6th Circuit’s Decision in Gutierrez v. Sessions Adds It to Circuit Split on Issue - Articles

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Posted by: Alicia Triche on Jun 19, 2018

In U.S. immigration law, aliens with “aggravated felony” convictions are disqualified from numerous defenses to deportation/removal, including “LPR cancellation.”[i]However, a current disjunct in the law has caused a substantial split among the circuit court of appeals. 

Under the “categorical approach” to crimmigration, an ambiguous record does not create an “aggravated felony.”[ii]However, when seeking relief from removal, the alien bears the burden of proof by a preponderance of the evidence.[iii]The question created is, can the same record of proceedings truly create an “aggravated felony” for one purpose (relief), but not another (deportability)? Numerous circuits have split on this issue.[iv]

On April 16, 2018, the Sixth Circuit waded into the debate, issuing a published decision that may wind its way to the U.S. Supreme Court.[v]On a circuit-split issue, Gutierrez v. Sessions held: “[W]here a petitioner for relief under the INA[vi]was convicted under an overbroad and divisible statute, and the record of conviction is inconclusive as to whether the state offense matched the generic definition of a federal statute, the petitioner fails to meet her burden.” 887 F.3d at 779.  

Miriam Gutierrez is a 60-year-old Bolivian grandmother who has been a legal permanent resident (“LPR”) for many years. Her case originated in Memphis Immigration Court, where Sheryl Hurst represented her in proceedings before Immigration Judge Rebeca Holt. Hurst appealed IJ Holt’s decision to the Board of Immigration Appeals (BIA), prompting a decision that set the case up perfectly for further appeal. The undersigned took over at the Sixth Circuit level, and Sean Lewis of Nashville was able to temporarily obtain the reinstatement of an “Order of Supervision” so that Gutierrez could remain on immigration parole while her Sixth Circuit case progressed. 

Gutierrez has a colorful case history, and at issue in the Sixth Circuit case was her Virginia conviction for credit card fraud. The BIA ruled, and the Sixth Circuit agreed, that only some sections of the Virginia statute were “aggravated felonies”. However, Gutierrez’s record of conviction failed to reveal which section of the statute applied to her conviction. As the Court explained, “the sole issue in dispute [is] which side may claim the benefit of the record’s ambiguity.” 887 F.3d at 775 (internal quotation marks and brackets omitted). The Court acknowledged the Supreme Court’s ruling in Moncrieffethat a court examining the effect of a state conviction “must presume that the conviction ‘rested upon [nothing] more than the least of th[e] acts’ criminalized.” Id.at 776, quoting Moncrieffe, 569 U.S. at 190-91. It concluded, however, that Moncrieffe’s presumption applies only to determinations of removability, not relief from removal, and only when applying the categorical approach, not the modified categorical approach. Id.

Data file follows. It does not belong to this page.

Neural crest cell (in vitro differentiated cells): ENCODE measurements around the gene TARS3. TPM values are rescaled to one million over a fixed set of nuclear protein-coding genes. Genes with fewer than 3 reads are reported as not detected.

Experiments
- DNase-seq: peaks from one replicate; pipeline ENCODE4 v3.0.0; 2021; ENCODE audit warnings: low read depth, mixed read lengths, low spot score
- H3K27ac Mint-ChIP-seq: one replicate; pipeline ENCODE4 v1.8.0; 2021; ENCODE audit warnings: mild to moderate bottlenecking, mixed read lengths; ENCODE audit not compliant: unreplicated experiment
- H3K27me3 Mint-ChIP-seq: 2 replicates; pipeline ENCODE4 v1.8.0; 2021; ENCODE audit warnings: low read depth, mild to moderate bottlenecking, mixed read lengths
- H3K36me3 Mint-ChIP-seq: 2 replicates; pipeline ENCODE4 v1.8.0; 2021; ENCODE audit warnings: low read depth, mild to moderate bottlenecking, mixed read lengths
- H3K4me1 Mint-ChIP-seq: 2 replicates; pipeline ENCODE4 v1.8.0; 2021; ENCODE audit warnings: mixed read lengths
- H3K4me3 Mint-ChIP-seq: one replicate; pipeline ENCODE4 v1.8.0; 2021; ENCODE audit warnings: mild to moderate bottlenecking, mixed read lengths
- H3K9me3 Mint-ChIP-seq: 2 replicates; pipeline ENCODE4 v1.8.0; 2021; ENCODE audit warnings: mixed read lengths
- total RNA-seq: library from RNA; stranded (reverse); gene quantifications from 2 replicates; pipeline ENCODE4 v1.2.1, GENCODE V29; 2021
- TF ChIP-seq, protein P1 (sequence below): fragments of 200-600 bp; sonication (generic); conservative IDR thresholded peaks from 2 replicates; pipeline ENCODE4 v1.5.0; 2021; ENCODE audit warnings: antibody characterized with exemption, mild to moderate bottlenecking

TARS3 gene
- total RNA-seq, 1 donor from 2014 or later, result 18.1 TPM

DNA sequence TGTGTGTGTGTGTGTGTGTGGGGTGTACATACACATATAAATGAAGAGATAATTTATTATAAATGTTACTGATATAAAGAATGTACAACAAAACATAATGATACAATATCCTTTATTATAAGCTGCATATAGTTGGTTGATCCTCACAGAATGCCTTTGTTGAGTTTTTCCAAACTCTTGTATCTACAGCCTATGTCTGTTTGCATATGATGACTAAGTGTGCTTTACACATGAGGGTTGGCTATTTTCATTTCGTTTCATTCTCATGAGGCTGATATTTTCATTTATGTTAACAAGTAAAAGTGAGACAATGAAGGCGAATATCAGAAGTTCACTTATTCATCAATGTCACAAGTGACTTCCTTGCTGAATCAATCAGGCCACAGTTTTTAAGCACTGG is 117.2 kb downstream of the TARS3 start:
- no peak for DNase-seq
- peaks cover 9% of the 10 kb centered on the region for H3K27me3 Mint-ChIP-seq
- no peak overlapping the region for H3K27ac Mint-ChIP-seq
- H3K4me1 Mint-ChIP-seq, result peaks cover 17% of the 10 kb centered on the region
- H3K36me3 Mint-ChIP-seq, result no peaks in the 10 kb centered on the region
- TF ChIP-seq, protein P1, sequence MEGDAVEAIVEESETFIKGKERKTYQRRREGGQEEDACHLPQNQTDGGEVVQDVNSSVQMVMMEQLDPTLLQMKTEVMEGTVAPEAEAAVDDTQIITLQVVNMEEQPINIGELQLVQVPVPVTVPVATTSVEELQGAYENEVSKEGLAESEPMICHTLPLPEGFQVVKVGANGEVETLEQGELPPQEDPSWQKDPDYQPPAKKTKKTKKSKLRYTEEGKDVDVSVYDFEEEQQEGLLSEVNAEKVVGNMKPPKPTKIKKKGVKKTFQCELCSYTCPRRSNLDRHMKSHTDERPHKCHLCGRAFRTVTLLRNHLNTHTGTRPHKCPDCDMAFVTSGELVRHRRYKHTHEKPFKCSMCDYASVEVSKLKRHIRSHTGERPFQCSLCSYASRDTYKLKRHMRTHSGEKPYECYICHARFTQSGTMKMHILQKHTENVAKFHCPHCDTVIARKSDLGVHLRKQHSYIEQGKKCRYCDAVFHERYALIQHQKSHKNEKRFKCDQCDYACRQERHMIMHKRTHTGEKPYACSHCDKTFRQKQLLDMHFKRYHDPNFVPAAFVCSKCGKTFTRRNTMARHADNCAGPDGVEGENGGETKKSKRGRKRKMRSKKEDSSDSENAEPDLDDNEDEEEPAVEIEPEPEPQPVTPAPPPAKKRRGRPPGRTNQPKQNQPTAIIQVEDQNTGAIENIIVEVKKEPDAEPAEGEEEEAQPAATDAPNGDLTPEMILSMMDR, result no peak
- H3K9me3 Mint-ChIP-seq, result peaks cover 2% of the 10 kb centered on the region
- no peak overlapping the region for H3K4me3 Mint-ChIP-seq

In a very exciting turn of events for the Petitioner, one of the largest firms in the country, Orrick, Herrington & Sutcliffe has entered a pro bono appearance in her case, petitioning for rehearing to the Sixth Circuit, and vowing, if necessary, to take her case to the Supreme Court. Orrick, Herrington & Sutcliffe has formed a nation-wide team of six attorneys in the case, led by Brian P. Goldman and Cynthia Stein in San Francisco. Their Petition for Rehearing is soon to be submitted, and in the meanwhile they have also applied for a Stay of Removal to the U.S. Supreme Court. Triche remains counsel of record in the Sixth Circuit and the Supreme Court cases. 

Gutierrez is now detained in Jena, Louisiana, awaiting her fate. I will keep you updated on new developments.


[i]8 U.S.C.A. § 1229b(a), INA § 240A(a) (Westlaw 2018) (LPR Cancellation); 8 U.S.C. § 1101(a)(43), INA § 101(a)(43) (aggravated felony definition).

[ii]See, e.g., Moncrieffe v. Holder, 569 U.S. 184 (2013).

[iii]8 U.S.C.A. §1229(a)(c)(4); INA § 240(c)(4).

[iv]See, e.g., Lucio-Rayos v Sessions, 875 F.3d 575, 582-83, 583 n.14 (10th Cir. 2017); Sauceda v. Lynch, 819 F.3d 526, 531-32, 532 n.10, 534 (1st Cir. 2016). The Ninth Circuit is currently reconsidering the issue. Marinelarena v. Sessions, 886 F. 3d 737 (9th Cir. Mar. 29, 2018). 

[v][v]Gutierrez v. Sessions, 887 F.3d 770 (6thCir. 2018).                                

[vi]U.S. Immigration and Nationality Act, 8 U.S.C. § 1101 et seq. (1952). 


Dr. Alicia Triche is the founder of Triche Immigration Appeals, based in Memphis, Tennessee, where she exclusively practices immigration with a focus on direct legal representation for clients facing US immigration appeals, and á la carte services for U.S. attorneys. Alicia is a graduate of George Washington University Law School and College of Lady Margaret at Oxford University, where she received her ‘D.Phil.’ in law and authored the doctoral thesis – “International Refugee Law and National Security.”  She may be reached ataliciatrichedphil@gmail.comor 901-322-8207.

— Dr. Alicia Triche is the founder of Triche Immigration Appeals, based in Memphis, Tennessee, where she exclusively practices immigration with a focus on direct legal representation for clients facing US immigration appeals, and á la carte services for U.S. attorneys. Alicia is a graduate of George Washington University Law School and College of Lady Margaret at Oxford University, where she received her ‘D.Phil.’ in law and authored the doctoral thesis – “International Refugee Law and National Security.”  She may be reached at 901-322-8207.